Beatles’ legendary recording techniques come through on new CDs
Incredible! That’s what I have to say after listening to some of the brand new remastered Beatles compact discs. Their entire catalog was reissued Wednesday after a meticulous four-year process of going through each and every song in an attempt to convey to the listener the sound that the Beatles originally recorded.
There was no remixing of the original recordings, which to me is crucial here. The Beatles spent more time in the studio than almost any band and their recording techniques are legendary. So it would be a shame to remix the songs as someone did with the “Yellow Submarine” reissue in 1999.
Personally, I think it would be a big mistake to try and improve any Beatles song. In fact, the original monophonic recordings, supposedly the favorite of purists, is available as a box set, as is the stereo versions. Individual CDs are only available in stereo.
Because I had pre-ordered the CDs, I received a cool Beatles T-shirt with their logo and the date 09.09.09, along with a 2-CD sampler featuring two songs from each of the Beatles’ 16 stereo albums. The sampler is a great mix of hits and more obscure tunes. It is set up chronologically and it is easy to see how, as the Beatles’ music evolved, so did their recording techniques so the latter recordings have more depth and warmth.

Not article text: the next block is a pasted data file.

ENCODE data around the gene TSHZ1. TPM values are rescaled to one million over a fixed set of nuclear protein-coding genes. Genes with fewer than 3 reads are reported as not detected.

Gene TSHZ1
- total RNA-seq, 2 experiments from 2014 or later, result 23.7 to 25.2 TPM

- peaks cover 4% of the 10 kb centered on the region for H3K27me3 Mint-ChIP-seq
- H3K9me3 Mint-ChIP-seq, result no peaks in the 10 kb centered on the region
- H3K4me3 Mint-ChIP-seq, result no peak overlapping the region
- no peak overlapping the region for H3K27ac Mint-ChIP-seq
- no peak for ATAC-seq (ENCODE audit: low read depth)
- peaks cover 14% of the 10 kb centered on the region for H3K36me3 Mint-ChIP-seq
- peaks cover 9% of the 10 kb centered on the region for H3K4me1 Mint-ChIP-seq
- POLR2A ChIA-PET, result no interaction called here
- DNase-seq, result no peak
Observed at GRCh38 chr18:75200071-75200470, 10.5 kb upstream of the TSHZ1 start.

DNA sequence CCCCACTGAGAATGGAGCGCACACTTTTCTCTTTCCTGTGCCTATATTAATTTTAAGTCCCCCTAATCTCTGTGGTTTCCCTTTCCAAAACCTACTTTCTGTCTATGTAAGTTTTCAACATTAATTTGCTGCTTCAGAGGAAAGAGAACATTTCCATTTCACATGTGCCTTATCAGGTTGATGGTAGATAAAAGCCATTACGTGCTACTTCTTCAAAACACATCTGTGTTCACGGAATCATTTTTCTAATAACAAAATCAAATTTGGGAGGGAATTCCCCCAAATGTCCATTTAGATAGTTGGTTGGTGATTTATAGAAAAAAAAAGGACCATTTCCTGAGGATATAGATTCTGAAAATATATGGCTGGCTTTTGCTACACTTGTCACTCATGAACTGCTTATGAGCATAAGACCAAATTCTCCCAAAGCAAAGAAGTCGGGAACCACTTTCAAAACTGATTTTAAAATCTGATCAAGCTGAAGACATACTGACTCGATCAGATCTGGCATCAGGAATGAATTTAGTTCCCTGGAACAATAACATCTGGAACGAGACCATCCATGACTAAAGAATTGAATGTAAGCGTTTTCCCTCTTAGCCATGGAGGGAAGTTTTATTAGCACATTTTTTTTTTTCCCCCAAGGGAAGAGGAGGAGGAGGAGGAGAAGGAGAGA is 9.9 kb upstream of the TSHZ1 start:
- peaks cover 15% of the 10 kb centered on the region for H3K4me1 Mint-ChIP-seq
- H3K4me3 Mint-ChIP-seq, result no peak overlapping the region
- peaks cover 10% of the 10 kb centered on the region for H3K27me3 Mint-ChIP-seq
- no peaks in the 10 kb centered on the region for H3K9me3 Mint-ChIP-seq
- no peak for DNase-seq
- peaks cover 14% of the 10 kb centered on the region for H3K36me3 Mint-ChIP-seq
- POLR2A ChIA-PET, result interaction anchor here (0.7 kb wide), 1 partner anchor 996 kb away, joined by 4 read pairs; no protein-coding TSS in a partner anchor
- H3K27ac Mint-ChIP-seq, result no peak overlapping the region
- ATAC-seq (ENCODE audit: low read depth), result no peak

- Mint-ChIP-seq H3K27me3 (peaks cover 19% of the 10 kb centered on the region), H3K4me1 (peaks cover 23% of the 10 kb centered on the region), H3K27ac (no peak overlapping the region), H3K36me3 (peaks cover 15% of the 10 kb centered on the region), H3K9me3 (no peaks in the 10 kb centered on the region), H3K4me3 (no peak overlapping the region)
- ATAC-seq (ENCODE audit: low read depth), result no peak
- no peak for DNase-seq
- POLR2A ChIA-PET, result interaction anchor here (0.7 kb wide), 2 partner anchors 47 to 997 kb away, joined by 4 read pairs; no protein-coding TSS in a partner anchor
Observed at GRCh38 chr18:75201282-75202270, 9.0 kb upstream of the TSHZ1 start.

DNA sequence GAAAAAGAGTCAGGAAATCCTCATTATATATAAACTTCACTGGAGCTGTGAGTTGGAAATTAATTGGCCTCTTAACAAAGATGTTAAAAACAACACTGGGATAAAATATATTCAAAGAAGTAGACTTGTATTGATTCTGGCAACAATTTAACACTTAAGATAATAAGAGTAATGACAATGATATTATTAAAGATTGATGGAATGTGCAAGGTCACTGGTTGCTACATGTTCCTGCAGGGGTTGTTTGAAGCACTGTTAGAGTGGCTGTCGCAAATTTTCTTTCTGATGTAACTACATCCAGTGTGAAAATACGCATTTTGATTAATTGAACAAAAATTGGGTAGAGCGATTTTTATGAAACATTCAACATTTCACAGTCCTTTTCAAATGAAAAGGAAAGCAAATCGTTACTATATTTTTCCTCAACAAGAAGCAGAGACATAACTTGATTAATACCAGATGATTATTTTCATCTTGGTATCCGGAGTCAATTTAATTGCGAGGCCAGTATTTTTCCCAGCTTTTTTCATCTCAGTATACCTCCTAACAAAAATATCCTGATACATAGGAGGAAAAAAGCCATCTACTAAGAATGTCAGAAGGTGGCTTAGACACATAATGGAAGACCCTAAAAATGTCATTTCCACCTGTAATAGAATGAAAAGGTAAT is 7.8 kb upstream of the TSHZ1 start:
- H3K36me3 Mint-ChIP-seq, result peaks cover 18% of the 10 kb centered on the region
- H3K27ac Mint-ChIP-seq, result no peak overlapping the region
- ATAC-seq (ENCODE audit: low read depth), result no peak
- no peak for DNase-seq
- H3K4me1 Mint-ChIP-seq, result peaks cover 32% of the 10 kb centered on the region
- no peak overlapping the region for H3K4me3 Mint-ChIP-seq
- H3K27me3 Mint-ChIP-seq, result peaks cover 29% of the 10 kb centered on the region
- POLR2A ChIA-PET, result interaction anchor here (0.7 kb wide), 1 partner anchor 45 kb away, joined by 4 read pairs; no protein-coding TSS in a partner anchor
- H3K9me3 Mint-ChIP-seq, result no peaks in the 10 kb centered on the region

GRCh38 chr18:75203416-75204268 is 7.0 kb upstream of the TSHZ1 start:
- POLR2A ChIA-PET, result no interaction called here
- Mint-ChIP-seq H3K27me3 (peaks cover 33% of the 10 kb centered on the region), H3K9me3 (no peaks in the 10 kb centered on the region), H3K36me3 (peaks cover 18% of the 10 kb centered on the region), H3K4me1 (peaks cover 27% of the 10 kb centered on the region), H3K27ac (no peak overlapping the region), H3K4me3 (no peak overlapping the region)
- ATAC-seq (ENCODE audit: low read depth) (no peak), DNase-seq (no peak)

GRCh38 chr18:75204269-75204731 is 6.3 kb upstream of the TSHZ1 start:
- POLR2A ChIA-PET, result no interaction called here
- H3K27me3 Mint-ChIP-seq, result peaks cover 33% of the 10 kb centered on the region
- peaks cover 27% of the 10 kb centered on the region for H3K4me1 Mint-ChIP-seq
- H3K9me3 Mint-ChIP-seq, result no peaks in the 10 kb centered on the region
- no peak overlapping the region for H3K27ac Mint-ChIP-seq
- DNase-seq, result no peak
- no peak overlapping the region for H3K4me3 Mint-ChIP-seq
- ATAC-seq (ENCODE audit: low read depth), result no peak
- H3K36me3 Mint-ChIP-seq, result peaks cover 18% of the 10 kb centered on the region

Since I couldn’t decide on just one, we opened “Revolver,” “Sgt. Pepper’s Lonely Hearts Club Band,” “the Beatles (White Album)” and “Abbey Road.” That total of five is perfect for our CD changer at the store.
As I said, the sound is astonishing. There is so much life to these songs, it is as though you were right there in the studio with the band as they made these amazing recordings. The sound is so clean and the imaging has been tightened up so much that as I am listening to these songs, I am hearing things that either weren’t on the previous CDs or they were just buried so deep in the sound you couldn’t hear them.
It is as though layers upon layers of cellophane have been painstakingly removed, revealing warmth, depth and precision that makes the greatest rock band ever even more mind-blowing!
Right now, I am listening to “I Saw Her Standing There” from the sampler and it sounds even more fresh and innocent than it did the first time I heard it. Do you know what I mean? Now it is on to “I Am the Walrus,” and it is remarkable to hear the amplified string instruments recorded with microphones surprisingly made from headphones. Those are two more recording methods that can be attributed to the Fab Four.
Jeff Lynne was so enthralled when he first heard “I Am the Walrus” that he based his band, the Electric Light Orchestra, on that song and its psychedelic-acid-trip music and lyrics. How many bands based their entire sound on one song from another band? Better yet, how many bands that you know of have had that kind of influence on others?
Personally, I think it is a very short list and the Beatles are at the top of the hill. If you need further proof, just go out and pick up one of these great new releases.
Trust me, it’s easy. Just pick out your favorite Beatles recording. Start there and hear the Beatles for the first time, all over again, just like I did.